Pressing Issues: Mashaba money spin a deflection

2014-08-05 10:00

The ink had hardly dried on last week’s column – in which we urged the SA Football Association (Safa) and the Premier Soccer League (PSL) to deal with the secrecy cloaking financial deals in football – when, lo and behold, Safa president Danny Jordaan found himself having to defend his organisation against speculation that one of the main reasons it settled on Ephraim “Shakes” Mashaba as Bafana Bafana coach was that he was the cheapest candidate.

Under the headline “Mashaba not a cheap option”, Jordaan told KickOff that Safa “didn’t consider a salary package when appointing” Mashaba.

He said the deciding factor was Mashaba’s track record.

“If we had to appoint a coach at a bargain price, then there were other candidates. Clearly, we didn’t do that.

“We asked ourselves: ‘What is it that we want to achieve and who is the person who can help us achieve that?’ That person is ‘Shakes’ Mashaba. We looked at who can help us achieve what we want to achieve,” he said.

Jordaan’s assurance was sparked by Neal Collins, who wrote that Mashaba’s appointment was “a cost-effective and eminently sensible appointment, but not one to get the football-speaking world talking”.

He went on to opine: “Mashaba was, by some margin, the cheapest option on Safa’s table. That money can be pumped into development rather than high-risk wages. His salary will probably amount to around a quarter of the R22m figure being bandied about for Carlos Queiroz, the only other name presented to the technical committee.”


Now, how does Safa defend this convincingly without revealing exactly how much it will be paying Mashaba?

This is a difficult one to handle. I am guessing that although Mashaba would prefer not to have his salary made public, he would also not like to be viewed as a cheap option.

While Safa’s financial woes are known – much as they have promised to break even this year and report a profit next year – one guesses it would also not take kindly to being branded a cheapskate.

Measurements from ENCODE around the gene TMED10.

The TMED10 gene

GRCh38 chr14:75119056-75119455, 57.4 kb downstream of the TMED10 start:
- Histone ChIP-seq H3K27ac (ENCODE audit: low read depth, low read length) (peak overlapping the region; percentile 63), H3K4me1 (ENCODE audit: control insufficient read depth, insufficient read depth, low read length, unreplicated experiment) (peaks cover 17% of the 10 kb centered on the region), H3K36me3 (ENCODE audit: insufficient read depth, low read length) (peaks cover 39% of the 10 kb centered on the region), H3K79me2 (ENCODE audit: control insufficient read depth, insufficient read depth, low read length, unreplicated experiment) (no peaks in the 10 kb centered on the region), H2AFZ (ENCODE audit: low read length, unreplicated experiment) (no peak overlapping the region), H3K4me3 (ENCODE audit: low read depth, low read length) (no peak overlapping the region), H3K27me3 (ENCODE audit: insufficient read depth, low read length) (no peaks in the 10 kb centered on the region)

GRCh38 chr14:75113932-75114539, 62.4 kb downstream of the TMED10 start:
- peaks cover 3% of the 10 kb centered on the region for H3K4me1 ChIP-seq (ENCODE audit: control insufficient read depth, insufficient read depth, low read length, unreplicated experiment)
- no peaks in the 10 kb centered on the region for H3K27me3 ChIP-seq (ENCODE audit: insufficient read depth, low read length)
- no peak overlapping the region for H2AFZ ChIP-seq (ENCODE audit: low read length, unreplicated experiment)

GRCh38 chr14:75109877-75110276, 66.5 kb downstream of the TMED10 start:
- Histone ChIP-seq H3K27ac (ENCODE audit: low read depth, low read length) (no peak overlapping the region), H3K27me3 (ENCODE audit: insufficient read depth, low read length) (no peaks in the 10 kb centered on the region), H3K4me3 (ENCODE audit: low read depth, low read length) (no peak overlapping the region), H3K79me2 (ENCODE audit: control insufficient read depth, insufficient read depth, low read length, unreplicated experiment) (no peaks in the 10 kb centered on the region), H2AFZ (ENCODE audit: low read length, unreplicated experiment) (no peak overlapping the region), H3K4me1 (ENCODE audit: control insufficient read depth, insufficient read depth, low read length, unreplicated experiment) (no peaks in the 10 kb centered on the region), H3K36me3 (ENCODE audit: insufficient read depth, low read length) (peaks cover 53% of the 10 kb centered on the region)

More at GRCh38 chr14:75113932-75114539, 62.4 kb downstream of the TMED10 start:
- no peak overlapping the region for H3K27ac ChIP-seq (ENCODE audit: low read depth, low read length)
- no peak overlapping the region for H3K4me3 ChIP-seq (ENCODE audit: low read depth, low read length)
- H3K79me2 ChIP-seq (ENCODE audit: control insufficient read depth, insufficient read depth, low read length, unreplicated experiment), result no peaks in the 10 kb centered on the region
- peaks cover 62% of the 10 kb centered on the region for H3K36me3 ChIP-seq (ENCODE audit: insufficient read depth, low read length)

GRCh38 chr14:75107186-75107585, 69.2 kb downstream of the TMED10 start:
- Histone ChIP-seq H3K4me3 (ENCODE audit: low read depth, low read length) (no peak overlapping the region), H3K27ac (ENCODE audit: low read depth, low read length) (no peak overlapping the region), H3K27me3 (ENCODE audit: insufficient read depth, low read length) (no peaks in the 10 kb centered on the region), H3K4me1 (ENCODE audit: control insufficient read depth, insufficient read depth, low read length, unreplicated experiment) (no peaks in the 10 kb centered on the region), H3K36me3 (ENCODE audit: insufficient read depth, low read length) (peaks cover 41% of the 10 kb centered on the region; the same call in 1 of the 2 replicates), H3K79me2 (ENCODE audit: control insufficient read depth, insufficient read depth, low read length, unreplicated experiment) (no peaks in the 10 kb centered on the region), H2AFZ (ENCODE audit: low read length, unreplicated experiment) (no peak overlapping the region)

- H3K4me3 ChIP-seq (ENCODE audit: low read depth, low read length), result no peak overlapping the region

The debate on how much Safa pays local coaches compared with foreigners is not new.

We have previously heard that on the two occasions when Jomo Sono had to take over as caretaker coach, he insisted on being paid the same rate as the person from whom he was taking over.

The first time this happened was after Frenchman Philippe Troussier and later after Queiroz.

Mashaba follows on the heels of locals Pitso Mosimane and Gordon Igesund, whose salaries were said to be R800 000 and R500 000, respectively.

Mosimane reportedly took a cut from the R1.8 million a month that World Cup-winning Brazilian Carlos Alberto Parreira was said to have earned, thanks to a grant from Fifa.

Igesund settled for even less than Mosimane, insisting that money was not a priority to him.

Now the question is: Will Mashaba negotiate his salary based on what Igesund was earning or what his employers had offered to Queiroz, an offer we are told was bettered by the Iranians.

As a full-time employee of Safa, Mashaba must have an inside track on what was on the table for Queiroz.

One just hopes that the excitement that has greeted Mashaba’s appointment is not spoilt by the two parties getting bogged down in monetary issues.

Mashaba has to hit the ground running. There is just so much work to be done and it has been a long time since Bafana made the nation happy.

And although it is a given that money makes the world go round, the Good Book warns us that the love of money is the root of all evil.

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